In another embodiment, an algorithm suite may be associated with the message. For example, an algorithm suite may be a mechanism whereby a single URI is used to represent a set of algorithms that have been selected to be used with the message. In some embodiments, while the algorithm suite may contain multiple algorithms, only a single algorithm may be defined for each specific task. In most message systems, a number of different algorithms may be associated with specific tasks. Devices that desire to use such message systems must be prepared to potentially apply multiple algorithms to each task, which takes a signification amount of processing resources. Associating a single algorithm with each specific task reduces the number of algorithms associated with each task, which in turn reduces the amount of processing necessary to process the message. For example, an algorithm suite with multiple algorithms for different tasks may contain a single digest algorithm, such as SHA-1. In such an example, the device processing the message would only have to apply SHA-1 as a digest algorithm, thus reducing the need for the device to process and/or apply other digest algorithms. However, in other embodiments, multiple algorithms may be defined for each task.

In embodiments, the algorithm or algorithm suites associated with the message may be associated by inserting assertion elements into the message. For example, if an algorithm or algorithm suite, such as a Basic256Eol algorithm suite, may be inserted into the message using a <C:Basic256Eol /> assertion element. The <C:Basic256Eol /> assertion element identifies the Basic256Eol algorithm suite. In embodiments, assertion elements, such as the <C:Basic256Eol/> assertion element, may be defined and used as an indication of an algorithm incorporated with the message instead of using a URI as an indication. In further embodiments, both assertion elements and URIs may be used to indicate algorithm(s) incorporated with the message. In embodiments, any number of assertion elements may be defined to identify different algorithms or algorithm suites. In further embodiments using WS-Security, an algorithm assertion element may appear as sub-assertion under an <sp:AlgorithmSuite> assertion.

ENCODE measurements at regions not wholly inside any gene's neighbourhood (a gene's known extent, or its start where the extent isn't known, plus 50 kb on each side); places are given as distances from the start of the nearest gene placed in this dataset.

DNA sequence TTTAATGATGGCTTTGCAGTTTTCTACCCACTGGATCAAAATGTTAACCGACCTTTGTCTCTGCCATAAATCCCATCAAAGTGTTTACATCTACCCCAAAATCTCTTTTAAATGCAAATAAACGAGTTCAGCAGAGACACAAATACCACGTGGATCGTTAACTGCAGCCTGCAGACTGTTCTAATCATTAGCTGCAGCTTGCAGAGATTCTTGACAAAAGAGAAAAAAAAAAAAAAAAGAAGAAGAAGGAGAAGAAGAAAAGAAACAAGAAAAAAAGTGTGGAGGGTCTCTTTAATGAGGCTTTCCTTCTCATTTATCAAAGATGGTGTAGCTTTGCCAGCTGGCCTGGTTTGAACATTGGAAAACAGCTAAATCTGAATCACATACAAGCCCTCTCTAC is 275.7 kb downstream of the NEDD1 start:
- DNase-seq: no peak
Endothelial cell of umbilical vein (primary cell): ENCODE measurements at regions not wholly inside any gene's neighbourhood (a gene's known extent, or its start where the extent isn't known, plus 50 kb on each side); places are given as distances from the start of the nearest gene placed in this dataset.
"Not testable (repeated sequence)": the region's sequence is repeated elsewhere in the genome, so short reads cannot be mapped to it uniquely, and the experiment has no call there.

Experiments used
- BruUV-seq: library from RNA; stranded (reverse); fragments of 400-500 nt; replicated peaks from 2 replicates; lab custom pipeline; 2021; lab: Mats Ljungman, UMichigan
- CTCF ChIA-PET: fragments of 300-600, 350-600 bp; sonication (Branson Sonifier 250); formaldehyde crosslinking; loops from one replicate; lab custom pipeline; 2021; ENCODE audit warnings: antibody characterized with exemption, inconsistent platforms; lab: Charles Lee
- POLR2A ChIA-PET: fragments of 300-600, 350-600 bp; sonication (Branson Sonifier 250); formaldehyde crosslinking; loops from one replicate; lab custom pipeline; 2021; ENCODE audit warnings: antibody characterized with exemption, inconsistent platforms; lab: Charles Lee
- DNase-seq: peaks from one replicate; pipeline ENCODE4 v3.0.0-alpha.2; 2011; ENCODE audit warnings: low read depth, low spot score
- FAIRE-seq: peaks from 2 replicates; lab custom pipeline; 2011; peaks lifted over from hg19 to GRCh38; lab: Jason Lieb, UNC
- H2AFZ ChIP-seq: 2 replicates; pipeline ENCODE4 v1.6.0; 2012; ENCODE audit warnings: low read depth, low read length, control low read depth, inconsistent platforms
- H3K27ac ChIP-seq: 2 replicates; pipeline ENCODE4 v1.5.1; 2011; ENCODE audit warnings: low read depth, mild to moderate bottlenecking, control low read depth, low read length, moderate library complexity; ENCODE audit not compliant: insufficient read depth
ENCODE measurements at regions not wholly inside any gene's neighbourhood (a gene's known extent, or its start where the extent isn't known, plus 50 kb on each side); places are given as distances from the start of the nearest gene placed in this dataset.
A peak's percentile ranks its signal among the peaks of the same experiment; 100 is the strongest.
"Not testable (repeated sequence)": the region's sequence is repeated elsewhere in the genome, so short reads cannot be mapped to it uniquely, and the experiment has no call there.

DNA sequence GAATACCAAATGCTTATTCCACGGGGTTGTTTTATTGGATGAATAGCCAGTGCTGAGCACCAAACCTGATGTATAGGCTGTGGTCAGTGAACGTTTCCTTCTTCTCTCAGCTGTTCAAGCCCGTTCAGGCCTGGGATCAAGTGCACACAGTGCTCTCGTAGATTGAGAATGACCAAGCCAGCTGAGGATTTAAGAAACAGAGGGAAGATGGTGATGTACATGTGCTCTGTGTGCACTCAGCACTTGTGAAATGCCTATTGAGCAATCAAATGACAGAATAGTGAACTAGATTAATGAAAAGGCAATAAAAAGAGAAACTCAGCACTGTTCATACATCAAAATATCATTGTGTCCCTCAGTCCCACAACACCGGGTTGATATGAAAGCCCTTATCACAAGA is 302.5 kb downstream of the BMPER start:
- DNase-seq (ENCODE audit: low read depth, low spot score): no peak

One of skill in the art will appreciate that the preceding algorithms and algorithm suites were provided merely as examples and are not limiting. Embodiments of the present disclosure will operate regardless of the algorithms or algorithm suites indicated in step 206. Additionally, any way of identifying an algorithm may be incorporated with embodiments of the present disclosure so long as any algorithm associated with the message is clearly indicated.

Flow proceeds to step 208 where any signatures associated with the message are indicated. In embodiments, signatures may be used to define keys used with the message, indicate what devices have processed the message, to provide authentication information, to indicate the originator of a message, or for any other purpose known to the art. In embodiments, signatures may be applied to the entire message or to portions of a message. In embodiments of the present disclosure, signatures may be indicated through the use of tokens, references to tokens, or certificates. For example, in embodiments using the <C:Manifest> element of Table 2, a signature may be identified by a reference associated with the /C:Manifest/@SK or /C:Manifest/@CSK attributes associated with the <C:Manifest> element.

In other embodiments, signatures may be indicated by the use of signature elements. Any number of signature elements may be defined and incorporated into a message. In embodiments of the present disclosure that use WS-Security, signature elements may be inserted into a <E:Security> header or a <C:EmbSec> element. Many different types of signatures and signature elements may be defined for and/or incorporated into embodiments of the present disclosure. For example, a selective signature may be identified within the message. In embodiments, a selective signature may define keys used with the message, references to parts of the signature, signature values, etc. Selective signatures may also include algorithm suites, external token references, and signature values that can be encrypted directly without the use of an intermediate digest. Table 6 provides an example signature element that may be used to identify a signature or a selective signature.